Relationships Of Symbiotics ,

Parasitism: One organism (the parasite) gains, while the other (the host) suffers. The deer tick is a parasite. It attaches to a warmblooded animal and feeds on its blood. Ticks feed/need blood at every stage of their life cycle. They do as well carry Lyme disease, an illness that can cause joint damage, heart complications, and kidney problems. The tick benefits from eating the animal's blood. Unfortunately, the animal suffers from the loss of blood and nutrients and may get sick.

Commensaliam: Only one species benefits while the other is neither helped nor harmed. For example, remora fish are very bony and have a dorsal fin (the fin on the back of fish) that acts like a suction cup. Remora fish use this fin to attach themselves to whales, sharks, or rays and eat the scraps their hosts leave behind. This fish fish gets a meal, while its host gets nothing. Selfish, sure, but neither gets hurt.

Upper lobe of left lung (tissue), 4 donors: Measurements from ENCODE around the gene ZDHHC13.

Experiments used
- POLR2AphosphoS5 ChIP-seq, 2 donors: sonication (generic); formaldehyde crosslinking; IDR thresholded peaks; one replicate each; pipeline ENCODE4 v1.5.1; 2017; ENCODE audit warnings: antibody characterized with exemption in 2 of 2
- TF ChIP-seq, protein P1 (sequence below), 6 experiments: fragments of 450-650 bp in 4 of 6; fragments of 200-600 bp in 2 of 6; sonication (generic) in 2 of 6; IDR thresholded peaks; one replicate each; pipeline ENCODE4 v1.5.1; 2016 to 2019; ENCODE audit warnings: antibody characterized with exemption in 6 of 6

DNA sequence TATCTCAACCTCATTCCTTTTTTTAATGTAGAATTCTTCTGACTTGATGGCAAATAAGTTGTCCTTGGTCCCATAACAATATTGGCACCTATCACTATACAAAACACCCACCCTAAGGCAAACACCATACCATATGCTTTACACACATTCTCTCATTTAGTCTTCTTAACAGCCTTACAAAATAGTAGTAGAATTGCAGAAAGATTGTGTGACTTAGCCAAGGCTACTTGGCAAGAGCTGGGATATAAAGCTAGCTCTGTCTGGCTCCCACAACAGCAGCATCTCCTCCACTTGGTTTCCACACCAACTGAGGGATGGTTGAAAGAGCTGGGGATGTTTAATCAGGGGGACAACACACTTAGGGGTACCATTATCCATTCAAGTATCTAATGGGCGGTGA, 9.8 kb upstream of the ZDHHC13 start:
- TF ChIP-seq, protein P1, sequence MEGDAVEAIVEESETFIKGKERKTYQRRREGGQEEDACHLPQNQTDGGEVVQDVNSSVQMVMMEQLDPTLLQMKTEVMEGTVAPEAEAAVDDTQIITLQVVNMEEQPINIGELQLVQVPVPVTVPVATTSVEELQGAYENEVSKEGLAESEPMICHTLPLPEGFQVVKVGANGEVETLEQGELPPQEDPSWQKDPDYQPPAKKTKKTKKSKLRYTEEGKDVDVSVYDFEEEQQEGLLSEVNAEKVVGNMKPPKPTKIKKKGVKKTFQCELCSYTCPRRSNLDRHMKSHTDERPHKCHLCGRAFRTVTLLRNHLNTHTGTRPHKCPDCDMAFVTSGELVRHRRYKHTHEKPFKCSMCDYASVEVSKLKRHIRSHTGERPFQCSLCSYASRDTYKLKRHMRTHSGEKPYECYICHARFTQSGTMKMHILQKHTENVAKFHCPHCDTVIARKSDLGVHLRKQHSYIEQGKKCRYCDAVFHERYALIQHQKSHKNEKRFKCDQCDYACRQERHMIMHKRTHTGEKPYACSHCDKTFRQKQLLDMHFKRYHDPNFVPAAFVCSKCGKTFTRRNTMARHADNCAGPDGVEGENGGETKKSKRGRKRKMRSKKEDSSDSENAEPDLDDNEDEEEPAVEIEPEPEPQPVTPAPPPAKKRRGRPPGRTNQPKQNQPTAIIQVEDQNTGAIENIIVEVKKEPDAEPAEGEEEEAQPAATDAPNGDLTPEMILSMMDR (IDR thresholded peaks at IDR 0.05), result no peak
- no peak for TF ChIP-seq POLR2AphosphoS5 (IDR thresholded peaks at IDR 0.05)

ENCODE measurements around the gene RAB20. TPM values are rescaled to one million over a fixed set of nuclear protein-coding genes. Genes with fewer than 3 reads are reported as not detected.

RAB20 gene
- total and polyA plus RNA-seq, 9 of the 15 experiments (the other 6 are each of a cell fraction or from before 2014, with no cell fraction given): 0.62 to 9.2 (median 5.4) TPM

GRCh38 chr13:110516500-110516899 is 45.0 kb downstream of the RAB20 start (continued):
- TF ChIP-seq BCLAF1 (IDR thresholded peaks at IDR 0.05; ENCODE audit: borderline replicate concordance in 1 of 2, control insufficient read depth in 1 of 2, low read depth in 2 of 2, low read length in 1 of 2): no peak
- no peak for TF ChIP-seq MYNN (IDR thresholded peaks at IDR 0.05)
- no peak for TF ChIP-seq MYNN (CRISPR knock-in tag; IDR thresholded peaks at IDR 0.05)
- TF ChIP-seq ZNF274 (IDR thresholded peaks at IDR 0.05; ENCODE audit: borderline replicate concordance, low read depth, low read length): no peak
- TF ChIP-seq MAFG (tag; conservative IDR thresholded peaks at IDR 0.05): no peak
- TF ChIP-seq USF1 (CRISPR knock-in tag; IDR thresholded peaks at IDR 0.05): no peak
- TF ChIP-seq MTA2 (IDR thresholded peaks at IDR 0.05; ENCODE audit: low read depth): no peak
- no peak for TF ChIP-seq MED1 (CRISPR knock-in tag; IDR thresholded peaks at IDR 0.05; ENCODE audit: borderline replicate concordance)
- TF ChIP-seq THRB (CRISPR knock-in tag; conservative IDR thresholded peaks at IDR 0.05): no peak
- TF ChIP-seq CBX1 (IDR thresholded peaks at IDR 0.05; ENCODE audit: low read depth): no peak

Mutualism: An example of mutualism is the relationship between the Egyptian plover and the crocodile. In the tropical regions of Africa, the crocodile lies with its mouth open. The plover flies into its mouth and feeds on bits of decaying meat stuck in the crocodile’s teeth. The crocodile does not eat the plover. Instead, he appreciates the dental work. The plover eats a meal and the crocodile gets his teeth cleaned. Coincidentally, the Egyptian plover is also known as the crocodile bird

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